The IRS introduced a new W-4 form effective January 1, 2020 that eliminated withholding allowances. The form was redesigned to allow taxpayers to make their own calculations, especially when taking into account multiple sources of income.
Employees who have furnished Form W-4 in any year before 2020 are not required to furnish a new form merely because of the redesign. However, with many employees surprised with either large tax bills or large refunds last year, now is a great time to revisit withholding. The IRS is stressing the importance of people who have more than one job at a time (such as families in which both spouses work) to adjust their withholding to avoid having too little money in taxes withheld.
Completing the New W-4 Form
The form is divided into five steps. The only two steps required for all employees are Step 1, where they enter personal information like name and filing status, and Step 5, where they sign the form.
If an employee only fills out Steps 1 and 5, his or her withholding will be computed based on their filing status’s standard deduction and tax rates, with no other adjustments.
However, for those who want to calculate more accurate withholding, let’s dive into how to complete those parts:
Step 2: Multiple Jobs or the Spouse Works
Step 2 only applies to those who: 1) hold more than one job, or 2) are married filing jointly with both spouses working.
Employees have several options for figuring out their withholding. They may:
- Use the Online Estimator
- Use the Multiple Jobs Worksheet
- Decide to check the box in Step 2 (c) and move on, if the spouses have similar rates of pay
If the employee decides to use the Multiple Jobs Worksheet, here are some examples that I provide for how to make the computation:
Example 1: Two Jobs, Married Couple with Different Pay
- Spouse 1 has the higher-paying job and is making $250,000 and Spouse 2 has the lower-paying job and is making $50,000.
- Look at the Married Filing Jointly or Qualifying Widow(er) table. The two salaries will intersect at $10,390 (see visual).
- Determine the number of pay periods. For biweekly, let’s use 26.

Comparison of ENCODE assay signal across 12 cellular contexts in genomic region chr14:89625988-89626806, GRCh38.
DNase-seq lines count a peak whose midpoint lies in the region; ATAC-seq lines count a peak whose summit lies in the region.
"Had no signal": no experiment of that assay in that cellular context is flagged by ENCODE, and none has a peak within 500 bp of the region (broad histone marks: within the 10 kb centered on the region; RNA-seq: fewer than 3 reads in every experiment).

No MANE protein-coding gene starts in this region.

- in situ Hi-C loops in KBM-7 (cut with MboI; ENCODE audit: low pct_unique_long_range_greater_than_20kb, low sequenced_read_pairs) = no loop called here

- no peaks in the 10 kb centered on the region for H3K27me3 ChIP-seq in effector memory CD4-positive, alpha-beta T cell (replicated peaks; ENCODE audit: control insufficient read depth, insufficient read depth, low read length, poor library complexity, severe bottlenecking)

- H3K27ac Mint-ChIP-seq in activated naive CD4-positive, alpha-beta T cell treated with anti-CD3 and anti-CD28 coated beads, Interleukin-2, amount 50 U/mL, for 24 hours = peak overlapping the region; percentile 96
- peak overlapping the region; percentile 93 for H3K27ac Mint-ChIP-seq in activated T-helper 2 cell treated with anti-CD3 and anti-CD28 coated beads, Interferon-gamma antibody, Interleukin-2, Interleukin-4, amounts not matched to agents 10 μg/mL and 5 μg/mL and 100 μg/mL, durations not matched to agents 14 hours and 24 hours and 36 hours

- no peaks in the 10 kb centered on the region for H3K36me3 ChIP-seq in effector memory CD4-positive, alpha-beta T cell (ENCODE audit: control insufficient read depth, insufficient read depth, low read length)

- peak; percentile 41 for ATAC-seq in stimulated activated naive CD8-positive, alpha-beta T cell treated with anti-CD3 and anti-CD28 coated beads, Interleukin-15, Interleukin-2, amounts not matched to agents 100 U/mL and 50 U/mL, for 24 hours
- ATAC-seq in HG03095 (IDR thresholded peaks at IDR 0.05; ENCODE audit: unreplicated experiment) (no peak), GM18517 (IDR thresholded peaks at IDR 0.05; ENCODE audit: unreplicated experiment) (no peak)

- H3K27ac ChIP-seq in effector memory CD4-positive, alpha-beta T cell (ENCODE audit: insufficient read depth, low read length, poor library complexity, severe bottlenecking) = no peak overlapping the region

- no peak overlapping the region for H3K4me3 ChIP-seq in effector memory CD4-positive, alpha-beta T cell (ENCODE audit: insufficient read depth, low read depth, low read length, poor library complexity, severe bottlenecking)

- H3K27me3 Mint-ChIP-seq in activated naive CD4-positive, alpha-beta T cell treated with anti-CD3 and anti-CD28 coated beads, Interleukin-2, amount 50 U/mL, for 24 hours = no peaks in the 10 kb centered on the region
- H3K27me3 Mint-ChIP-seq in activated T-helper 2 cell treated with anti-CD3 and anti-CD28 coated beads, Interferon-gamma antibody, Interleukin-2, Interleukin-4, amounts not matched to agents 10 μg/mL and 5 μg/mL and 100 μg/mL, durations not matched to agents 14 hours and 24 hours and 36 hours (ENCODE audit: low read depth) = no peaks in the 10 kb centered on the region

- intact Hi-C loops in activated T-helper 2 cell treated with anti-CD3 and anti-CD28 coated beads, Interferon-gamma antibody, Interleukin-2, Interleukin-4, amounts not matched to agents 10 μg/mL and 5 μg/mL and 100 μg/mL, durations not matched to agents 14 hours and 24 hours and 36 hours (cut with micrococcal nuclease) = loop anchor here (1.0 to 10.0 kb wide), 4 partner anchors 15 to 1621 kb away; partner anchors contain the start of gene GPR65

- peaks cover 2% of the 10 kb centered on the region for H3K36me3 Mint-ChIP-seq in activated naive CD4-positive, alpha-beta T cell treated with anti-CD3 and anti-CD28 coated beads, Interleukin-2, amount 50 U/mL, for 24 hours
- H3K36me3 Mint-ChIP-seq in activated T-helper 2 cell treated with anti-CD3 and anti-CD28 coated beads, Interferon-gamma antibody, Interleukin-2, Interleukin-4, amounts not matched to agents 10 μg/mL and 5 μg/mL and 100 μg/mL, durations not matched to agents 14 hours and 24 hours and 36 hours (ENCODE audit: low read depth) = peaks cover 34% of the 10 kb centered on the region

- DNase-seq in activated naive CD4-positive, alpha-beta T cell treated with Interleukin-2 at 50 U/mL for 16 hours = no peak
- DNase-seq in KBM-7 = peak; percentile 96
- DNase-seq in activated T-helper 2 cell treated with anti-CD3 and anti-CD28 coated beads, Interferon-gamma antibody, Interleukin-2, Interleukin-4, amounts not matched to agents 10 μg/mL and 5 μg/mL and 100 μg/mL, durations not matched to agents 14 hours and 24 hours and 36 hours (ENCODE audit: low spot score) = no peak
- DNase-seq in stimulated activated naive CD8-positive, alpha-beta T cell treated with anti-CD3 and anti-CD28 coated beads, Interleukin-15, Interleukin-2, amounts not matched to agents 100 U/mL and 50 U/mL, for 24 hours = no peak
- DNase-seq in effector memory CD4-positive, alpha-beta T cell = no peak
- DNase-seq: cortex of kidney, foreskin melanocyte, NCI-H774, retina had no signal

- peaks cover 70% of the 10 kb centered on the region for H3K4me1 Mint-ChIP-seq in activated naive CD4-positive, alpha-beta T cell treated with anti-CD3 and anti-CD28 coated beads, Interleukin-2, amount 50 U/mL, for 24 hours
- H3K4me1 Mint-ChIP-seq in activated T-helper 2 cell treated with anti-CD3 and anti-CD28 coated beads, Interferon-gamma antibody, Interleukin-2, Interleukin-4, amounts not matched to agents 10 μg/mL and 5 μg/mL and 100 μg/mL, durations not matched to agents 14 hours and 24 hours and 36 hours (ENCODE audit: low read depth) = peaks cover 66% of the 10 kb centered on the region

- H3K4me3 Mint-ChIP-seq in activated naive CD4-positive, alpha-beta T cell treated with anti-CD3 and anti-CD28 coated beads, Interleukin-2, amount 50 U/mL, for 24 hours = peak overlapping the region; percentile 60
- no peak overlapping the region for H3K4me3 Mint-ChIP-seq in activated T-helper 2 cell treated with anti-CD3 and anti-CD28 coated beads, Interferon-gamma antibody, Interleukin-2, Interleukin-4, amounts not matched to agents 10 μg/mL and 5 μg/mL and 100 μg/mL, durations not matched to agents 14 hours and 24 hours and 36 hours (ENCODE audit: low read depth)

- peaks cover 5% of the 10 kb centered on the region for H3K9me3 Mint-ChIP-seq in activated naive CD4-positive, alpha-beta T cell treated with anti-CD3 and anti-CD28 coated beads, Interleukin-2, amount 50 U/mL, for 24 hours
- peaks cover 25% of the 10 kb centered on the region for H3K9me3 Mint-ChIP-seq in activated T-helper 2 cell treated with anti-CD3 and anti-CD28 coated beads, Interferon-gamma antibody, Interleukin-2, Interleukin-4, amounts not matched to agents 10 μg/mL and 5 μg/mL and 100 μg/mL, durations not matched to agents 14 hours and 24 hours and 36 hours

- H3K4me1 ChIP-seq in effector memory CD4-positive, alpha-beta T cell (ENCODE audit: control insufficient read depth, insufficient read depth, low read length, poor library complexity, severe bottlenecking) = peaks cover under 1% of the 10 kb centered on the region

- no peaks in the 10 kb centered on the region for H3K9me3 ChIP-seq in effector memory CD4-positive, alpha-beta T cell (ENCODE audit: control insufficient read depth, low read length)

- Divide $10,390 by 26, which equals $399.62. The employee should write $399.62 in Step 4(c) Extra Withholding.
Example 2: Three Jobs; Single or Married Filing Separately
- Job 1 earns $100,000, Job 2 earns $40,000, and Job 3 earns $10,000.
- Look at the Single or Married Filing Separately table.
- The two highest paying jobs ($100,000 and $40,000) will intersect at $7,510 (see visual). Note that number.
- Next, add the two highest-paying jobs (Job 1 and Job 2) together to get $140,000; this now goes in the “Higher Paying Job” row. Then use the salary for the lowest-paying job (Job 3: $10,000) in the “Lower Paying Job” row. These will intersect at $3,830.
- Add $7,510 and $3,830 together to get $11,340.
- If paid biweekly, divide $11,340 by 26, which is $436.15. The employee should write this amount in Step 4(c) Extra Withholding.
Steps 3 and 4
In Steps 3 and 4, the employee can claim allowances for dependents and other optional adjustments, such as income from investments. These steps are fairly straightforward to understand.
Employee signs and dates the form.
Once you get the hang of using the new tables and worksheets, the new W-4 form should result in more accurate withholding for employees. If you need any help with a calculation or have a question about a specific situation, please give us a call. We’re happy to help.